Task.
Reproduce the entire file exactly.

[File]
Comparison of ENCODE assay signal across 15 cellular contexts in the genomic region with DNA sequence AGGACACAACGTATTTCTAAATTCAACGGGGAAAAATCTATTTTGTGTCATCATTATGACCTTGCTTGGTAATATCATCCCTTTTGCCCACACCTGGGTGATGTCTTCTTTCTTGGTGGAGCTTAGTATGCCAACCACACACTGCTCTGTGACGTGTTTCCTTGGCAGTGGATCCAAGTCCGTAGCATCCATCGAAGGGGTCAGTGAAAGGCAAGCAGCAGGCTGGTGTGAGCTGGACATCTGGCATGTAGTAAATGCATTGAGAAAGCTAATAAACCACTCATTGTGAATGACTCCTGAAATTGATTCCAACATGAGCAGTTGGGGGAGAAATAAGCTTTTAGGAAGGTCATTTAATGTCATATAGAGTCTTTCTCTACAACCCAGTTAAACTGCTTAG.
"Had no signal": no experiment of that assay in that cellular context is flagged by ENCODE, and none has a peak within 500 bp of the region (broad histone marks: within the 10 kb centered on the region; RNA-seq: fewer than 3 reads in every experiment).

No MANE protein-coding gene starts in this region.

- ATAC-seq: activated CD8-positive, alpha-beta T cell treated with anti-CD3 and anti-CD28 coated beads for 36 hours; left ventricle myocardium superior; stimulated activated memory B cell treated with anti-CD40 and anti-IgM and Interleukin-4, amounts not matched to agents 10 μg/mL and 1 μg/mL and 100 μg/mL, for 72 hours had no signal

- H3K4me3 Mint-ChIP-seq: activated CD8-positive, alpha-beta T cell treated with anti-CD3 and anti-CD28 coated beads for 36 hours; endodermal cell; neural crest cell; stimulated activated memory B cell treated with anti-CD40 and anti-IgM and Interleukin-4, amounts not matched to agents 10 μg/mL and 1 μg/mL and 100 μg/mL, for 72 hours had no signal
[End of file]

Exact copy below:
Comparison of ENCODE assay signal across 15 cellular contexts in the genomic region with DNA sequence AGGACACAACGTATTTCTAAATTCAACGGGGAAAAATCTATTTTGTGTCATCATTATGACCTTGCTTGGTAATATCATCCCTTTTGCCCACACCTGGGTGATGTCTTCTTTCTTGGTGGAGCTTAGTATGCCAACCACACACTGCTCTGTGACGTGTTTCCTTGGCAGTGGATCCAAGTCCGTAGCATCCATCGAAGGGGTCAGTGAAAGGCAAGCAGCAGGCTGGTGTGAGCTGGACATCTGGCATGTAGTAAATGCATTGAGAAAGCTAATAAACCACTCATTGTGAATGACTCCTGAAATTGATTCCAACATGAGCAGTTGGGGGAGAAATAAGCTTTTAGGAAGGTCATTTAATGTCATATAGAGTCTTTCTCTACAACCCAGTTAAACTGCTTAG.
"Had no signal": no experiment of that assay in that cellular context is flagged by ENCODE, and none has a peak within 500 bp of the region (broad histone marks: within the 10 kb centered on the region; RNA-seq: fewer than 3 reads in every experiment).

No MANE protein-coding gene starts in this region.

- ATAC-seq: activated CD8-positive, alpha-beta T cell treated with anti-CD3 and anti-CD28 coated beads for 36 hours; left ventricle myocardium superior; stimulated activated memory B cell treated with anti-CD40 and anti-IgM and Interleukin-4, amounts not matched to agents 10 μg/mL and 1 μg/mL and 100 μg/mL, for 72 hours had no signal

- H3K4me3 Mint-ChIP-seq: activated CD8-positive, alpha-beta T cell treated with anti-CD3 and anti-CD28 coated beads for 36 hours; endodermal cell; neural crest cell; stimulated activated memory B cell treated with anti-CD40 and anti-IgM and Interleukin-4, amounts not matched to agents 10 μg/mL and 1 μg/mL and 100 μg/mL, for 72 hours had no signal